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The African American Civil Rights Movement 1955 1958

4312 words - 17 pages

The civil rights movement in the United States was the start of a political and social conflict for African-Americans in the United States to gain their full rights in the country, and to have the same equality as white Americans. The civil rights movement was a challenge to segregation, the laws and ordinances that separated blacks and whites. This movement had the goal to end racial segregation against the black Americans of the United States.
Many different acts and campaigns of civil resistance represented this movement. African-Americans and whites performed many forms of protest and civil disobedience including 'sit-ins', boycotts, marches and other nonviolent activities. Out of this movement, came many successful achievements such as the Montgomery Bus Boycott, the segment of the Civil Rights Act of 1964, and the Voting Rights Act of 1965, which ‘restored and protected voting rights for African-Americans. But along with achievements, many outbreaks and controversies swept the South and caused casualties and the side track of acts of violence.

Background
After the American Civil War, three constitutional amendments passed that favored African-Americans. The Thirteenth Amendment of 1865, abolished slavery. The Fourteenth Amendment of 1868, secured the former slaves their rights as citizens. And the Fifteenth Amendment of 1870, gave African American males the right to vote in elections, where at the time only white males were able to vote in the United States.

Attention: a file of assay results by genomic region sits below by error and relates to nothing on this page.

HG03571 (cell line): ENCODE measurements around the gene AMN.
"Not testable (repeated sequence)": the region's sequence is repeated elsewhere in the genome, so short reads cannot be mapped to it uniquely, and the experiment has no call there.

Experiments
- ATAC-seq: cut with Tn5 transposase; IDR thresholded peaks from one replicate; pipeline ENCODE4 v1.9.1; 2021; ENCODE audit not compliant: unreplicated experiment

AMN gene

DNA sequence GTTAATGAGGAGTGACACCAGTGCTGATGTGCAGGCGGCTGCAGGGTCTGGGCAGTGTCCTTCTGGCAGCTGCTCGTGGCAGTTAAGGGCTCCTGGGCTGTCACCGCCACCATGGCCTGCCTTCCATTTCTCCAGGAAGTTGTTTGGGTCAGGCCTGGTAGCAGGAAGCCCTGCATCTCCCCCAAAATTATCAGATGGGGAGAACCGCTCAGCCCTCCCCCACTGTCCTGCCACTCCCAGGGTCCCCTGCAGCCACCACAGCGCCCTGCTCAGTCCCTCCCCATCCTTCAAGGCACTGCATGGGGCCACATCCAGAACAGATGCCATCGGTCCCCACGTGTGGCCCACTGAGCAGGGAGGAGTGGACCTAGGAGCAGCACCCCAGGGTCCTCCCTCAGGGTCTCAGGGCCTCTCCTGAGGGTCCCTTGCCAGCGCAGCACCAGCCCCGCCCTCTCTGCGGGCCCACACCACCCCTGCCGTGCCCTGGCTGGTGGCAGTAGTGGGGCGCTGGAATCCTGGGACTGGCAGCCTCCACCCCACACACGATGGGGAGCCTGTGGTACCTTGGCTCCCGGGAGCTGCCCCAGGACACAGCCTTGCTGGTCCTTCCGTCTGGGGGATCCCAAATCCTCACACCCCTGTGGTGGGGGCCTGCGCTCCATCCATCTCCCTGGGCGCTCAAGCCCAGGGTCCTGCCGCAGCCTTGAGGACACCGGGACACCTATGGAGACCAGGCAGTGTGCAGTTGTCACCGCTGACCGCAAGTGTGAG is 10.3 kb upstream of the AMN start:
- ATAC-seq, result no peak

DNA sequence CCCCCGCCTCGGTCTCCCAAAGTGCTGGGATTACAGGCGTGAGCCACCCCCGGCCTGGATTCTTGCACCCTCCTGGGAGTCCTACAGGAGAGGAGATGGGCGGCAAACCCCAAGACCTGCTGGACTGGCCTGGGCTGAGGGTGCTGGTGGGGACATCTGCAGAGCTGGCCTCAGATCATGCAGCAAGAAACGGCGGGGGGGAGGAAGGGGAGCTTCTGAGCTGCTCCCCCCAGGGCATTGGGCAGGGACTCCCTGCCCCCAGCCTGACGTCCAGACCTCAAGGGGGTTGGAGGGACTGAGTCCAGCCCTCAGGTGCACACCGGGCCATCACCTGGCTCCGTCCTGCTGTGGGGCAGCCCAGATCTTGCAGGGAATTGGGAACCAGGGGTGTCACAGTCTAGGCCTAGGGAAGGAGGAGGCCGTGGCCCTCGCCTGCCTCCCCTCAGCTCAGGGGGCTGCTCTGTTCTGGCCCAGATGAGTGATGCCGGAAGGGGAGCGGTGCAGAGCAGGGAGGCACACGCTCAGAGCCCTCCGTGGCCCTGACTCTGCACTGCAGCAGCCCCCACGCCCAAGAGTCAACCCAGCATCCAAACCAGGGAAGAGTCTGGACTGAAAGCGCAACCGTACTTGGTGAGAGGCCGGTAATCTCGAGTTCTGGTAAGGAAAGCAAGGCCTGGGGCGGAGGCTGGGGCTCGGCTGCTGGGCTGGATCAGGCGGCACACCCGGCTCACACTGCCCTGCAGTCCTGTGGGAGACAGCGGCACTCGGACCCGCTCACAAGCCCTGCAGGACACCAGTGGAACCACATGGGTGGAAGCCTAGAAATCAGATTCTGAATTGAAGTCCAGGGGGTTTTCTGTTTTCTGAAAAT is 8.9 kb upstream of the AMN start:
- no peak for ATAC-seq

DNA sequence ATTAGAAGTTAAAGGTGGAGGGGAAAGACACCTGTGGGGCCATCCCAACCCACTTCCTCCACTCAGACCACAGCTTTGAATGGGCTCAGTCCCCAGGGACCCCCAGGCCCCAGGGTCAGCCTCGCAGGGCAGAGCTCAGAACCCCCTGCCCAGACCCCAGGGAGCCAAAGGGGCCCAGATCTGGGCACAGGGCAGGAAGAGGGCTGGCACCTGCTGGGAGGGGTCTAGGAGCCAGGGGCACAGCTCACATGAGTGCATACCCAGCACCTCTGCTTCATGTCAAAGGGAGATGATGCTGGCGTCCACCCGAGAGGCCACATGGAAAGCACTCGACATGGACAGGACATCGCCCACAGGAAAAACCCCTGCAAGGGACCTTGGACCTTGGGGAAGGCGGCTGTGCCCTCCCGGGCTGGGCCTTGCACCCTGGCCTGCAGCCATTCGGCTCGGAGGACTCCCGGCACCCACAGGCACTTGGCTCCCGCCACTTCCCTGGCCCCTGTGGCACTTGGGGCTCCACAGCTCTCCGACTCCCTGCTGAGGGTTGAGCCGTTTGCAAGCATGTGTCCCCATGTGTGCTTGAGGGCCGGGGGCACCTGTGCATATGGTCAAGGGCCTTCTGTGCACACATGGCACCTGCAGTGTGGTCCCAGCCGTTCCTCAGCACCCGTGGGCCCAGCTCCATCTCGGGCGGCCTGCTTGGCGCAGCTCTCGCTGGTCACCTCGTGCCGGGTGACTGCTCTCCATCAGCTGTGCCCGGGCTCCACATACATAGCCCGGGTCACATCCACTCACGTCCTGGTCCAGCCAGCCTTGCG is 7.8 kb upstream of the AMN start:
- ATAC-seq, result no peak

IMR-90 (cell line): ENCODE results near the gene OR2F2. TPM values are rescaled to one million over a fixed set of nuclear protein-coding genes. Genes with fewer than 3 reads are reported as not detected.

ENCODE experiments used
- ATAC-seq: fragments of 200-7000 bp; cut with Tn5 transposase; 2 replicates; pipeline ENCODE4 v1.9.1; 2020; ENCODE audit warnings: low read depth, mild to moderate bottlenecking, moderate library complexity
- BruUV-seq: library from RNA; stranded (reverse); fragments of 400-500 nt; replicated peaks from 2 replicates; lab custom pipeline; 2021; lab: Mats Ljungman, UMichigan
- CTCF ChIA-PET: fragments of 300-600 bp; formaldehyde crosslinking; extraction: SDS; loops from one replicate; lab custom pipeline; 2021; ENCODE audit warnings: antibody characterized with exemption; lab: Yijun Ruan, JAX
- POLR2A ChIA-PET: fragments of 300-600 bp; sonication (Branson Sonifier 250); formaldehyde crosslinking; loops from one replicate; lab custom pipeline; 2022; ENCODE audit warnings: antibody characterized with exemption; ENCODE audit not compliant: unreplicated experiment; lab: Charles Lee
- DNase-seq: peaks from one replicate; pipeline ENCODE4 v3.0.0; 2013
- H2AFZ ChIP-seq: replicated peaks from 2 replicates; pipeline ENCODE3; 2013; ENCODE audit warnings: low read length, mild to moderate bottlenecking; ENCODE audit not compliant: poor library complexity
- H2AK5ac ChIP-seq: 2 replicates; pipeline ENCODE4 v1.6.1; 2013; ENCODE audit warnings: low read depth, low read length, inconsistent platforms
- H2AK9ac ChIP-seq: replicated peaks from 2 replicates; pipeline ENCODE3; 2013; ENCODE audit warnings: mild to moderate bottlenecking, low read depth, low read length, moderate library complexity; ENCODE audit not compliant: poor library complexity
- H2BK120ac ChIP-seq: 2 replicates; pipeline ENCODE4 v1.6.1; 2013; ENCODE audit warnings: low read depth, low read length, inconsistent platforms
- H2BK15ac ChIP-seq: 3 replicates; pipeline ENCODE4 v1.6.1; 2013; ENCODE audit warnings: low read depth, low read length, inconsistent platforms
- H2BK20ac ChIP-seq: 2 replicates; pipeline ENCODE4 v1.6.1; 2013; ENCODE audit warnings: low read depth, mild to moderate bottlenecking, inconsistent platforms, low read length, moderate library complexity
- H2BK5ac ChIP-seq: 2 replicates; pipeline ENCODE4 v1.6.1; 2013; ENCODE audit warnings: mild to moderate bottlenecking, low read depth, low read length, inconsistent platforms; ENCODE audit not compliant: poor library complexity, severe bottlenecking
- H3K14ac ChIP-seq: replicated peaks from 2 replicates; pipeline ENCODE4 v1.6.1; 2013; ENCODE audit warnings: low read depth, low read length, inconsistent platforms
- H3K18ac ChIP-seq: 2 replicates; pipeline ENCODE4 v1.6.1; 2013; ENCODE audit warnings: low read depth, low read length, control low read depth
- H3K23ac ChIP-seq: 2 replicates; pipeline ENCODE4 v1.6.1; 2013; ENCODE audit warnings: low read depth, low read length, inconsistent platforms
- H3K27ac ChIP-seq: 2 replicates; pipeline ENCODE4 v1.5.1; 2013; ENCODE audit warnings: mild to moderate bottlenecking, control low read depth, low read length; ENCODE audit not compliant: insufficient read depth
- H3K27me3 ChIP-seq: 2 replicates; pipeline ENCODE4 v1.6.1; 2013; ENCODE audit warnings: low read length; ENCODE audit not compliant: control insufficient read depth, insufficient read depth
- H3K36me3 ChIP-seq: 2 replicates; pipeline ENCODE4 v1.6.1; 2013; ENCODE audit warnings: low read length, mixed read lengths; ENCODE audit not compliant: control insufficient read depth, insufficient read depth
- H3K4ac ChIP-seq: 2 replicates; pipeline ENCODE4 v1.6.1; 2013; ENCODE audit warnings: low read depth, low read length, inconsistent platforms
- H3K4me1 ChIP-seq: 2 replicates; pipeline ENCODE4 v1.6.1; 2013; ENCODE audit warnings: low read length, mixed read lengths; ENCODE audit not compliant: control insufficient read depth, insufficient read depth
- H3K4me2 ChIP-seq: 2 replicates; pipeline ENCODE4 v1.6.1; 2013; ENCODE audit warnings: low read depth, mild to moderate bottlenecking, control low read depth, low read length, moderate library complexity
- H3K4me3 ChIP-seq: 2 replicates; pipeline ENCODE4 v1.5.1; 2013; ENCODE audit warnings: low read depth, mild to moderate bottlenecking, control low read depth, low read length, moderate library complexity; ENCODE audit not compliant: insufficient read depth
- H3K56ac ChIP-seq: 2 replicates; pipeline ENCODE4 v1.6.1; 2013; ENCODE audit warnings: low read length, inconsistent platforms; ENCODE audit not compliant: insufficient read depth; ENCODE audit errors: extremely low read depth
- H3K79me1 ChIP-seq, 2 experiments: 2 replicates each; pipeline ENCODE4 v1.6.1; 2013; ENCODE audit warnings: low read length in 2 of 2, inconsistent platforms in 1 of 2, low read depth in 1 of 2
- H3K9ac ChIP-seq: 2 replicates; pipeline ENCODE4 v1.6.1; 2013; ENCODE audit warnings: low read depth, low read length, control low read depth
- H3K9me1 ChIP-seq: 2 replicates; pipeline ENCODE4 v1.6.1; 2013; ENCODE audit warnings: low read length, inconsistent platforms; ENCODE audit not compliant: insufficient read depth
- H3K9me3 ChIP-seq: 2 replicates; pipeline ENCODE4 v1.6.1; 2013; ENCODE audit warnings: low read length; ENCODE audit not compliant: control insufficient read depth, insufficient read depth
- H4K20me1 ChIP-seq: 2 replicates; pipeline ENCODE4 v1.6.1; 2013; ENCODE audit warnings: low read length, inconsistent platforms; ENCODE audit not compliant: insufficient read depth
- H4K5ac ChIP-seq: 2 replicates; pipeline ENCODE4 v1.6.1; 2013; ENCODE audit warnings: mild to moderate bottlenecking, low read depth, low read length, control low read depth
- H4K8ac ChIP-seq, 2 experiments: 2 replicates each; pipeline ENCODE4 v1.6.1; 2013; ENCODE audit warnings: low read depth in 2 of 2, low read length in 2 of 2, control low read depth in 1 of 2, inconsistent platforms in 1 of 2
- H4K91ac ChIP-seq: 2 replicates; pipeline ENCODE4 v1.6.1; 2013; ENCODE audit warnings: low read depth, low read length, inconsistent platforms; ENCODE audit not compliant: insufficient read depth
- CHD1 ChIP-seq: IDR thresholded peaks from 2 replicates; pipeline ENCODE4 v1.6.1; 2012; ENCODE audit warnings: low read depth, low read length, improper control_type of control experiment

From the period 1877-1965, the United States went through a Reconstruction Era that tried to establish free labor and civil rights of freedmen in the South. Many whites living in the South did not like these changes and began to form their own movements to retaliate. Members of a group named the Ku Klux Klan (KKK) attacked black and white Republicans in order to maintain white supremacy. The KKK started off harmless, then quickly became involved in the violent struggle of the Reconstruction Era. They believed that blacks were inferior members of society, and were undeserving of citizenship or legal protection. Violence within the KKK was very destructive, and Congress soon responded by passing a series of federal acts to enforce the fourteenth and fifteenth amendments. The Civil Rights Act of 1871, more formally known as the Ku Klux Klan Act, gave federal officials the power to arrest anyone who sought to deprive citizens of their constitutionally guaranteed rights.
From 1890 to 1908, many southern states passed new constitutions and laws that put up barriers on voter registration—such as poll taxes, and educational or gender requirements-- making it hard for African-Americans to register to vote. Also during this time, the Democratic Party was white-dominated and they held a huge voting block within Congress. Meanwhile, the Republican Party, known as the 'Party of Lincoln', contained many African-Americans. In 1924, African-Americans were allowed to attend Democratic...

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